The Biology of Long-Term Spaceflight

January 25, 2017 | 11:00am - 11:30am
Presented Online

Since the first humans launched into space in 1961, there have been questions about how the human body would react to being beyond Earth’s atmosphere. While most of the basic questions have been answered, many remain, and are the basis for continued research on the International Space Station. Finding answers to these questions is an important step toward sending humans to Mars.

Join STEM in 30 as we explore this research and the impact of long-term space travel on the human body.

This program is made possible through the generous support of NASA, and the Skelly Foundation.

Since the first humans launched into space in 1961, there have been questions about how the human body would react to being beyond Earth’s atmosphere. While most of the basic questions have been answered, many remain, and are the basis for continued research on the International Space Station. Finding answers to these questions is an important step toward sending humans to Mars. Join STEM in 30 as we explore this research and the impact of long-term space travel on the human body.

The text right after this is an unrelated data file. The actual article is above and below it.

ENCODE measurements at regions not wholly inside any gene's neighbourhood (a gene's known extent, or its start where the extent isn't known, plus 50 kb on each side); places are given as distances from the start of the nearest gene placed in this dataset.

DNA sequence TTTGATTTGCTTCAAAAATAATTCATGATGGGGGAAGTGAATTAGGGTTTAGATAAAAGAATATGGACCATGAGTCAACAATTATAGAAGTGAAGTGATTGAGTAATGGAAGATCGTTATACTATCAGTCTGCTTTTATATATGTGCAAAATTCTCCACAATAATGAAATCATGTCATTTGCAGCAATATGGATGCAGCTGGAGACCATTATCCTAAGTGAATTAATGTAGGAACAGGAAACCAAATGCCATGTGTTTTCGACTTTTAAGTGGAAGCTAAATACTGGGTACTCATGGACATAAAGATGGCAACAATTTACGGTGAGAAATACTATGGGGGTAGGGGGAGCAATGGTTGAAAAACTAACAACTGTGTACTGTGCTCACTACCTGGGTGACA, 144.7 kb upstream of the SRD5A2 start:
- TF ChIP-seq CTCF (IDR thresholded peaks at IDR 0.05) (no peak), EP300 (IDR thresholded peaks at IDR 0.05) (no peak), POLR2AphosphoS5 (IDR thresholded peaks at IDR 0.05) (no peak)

This program is made possible through the generous support of NASA. 


Additional Teacher Resources

Next Generation Science Standards:

MS-LS1-3 From Molecules to Organisms: Structures and Processes
Use argument supported by evidence for how the body is a system of interacting subsystems composed of groups of cells.

MS-LS1-4 From Molecules to Organisms: Structures and Processes
Use argument based on empirical evidence and scientific reasoning to support an explanation for how characteristic animal behaviors and specialized plant structures affect the probability of successful reproduction of animals and plants respectively.

MS-LS1-5 From Molecules to Organisms: Structures and Processes
Construct a scientific explanation based on evidence for how environmental and genetic factors influence the growth of organisms.